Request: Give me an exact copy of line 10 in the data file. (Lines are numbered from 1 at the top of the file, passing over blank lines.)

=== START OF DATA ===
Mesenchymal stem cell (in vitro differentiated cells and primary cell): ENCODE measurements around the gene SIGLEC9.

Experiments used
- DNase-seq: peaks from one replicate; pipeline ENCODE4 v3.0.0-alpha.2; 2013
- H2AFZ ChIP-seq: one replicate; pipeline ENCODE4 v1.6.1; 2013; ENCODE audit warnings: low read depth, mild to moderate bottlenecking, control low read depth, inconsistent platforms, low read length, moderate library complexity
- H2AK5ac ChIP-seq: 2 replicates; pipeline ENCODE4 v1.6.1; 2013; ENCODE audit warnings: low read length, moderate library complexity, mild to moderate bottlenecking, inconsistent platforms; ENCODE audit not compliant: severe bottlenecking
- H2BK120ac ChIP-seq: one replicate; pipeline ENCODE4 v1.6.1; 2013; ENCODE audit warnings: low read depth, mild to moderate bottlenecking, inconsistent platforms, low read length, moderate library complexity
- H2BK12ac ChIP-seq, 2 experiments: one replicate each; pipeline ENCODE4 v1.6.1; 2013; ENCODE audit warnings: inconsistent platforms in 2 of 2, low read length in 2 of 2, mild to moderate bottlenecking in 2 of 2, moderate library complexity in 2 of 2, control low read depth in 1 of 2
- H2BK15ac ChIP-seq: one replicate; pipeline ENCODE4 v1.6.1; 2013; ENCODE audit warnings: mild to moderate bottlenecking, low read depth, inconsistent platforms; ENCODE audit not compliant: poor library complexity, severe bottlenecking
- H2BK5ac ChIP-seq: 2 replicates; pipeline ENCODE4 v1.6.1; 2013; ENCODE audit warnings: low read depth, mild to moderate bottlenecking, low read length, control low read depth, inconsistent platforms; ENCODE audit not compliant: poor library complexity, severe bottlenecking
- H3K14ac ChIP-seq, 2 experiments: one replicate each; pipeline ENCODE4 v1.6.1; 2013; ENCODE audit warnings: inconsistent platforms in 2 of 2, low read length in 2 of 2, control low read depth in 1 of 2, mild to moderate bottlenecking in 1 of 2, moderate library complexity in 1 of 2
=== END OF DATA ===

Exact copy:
- H3K14ac ChIP-seq, 2 experiments: one replicate each; pipeline ENCODE4 v1.6.1; 2013; ENCODE audit warnings: inconsistent platforms in 2 of 2, low read length in 2 of 2, control low read depth in 1 of 2, mild to moderate bottlenecking in 1 of 2, moderate library complexity in 1 of 2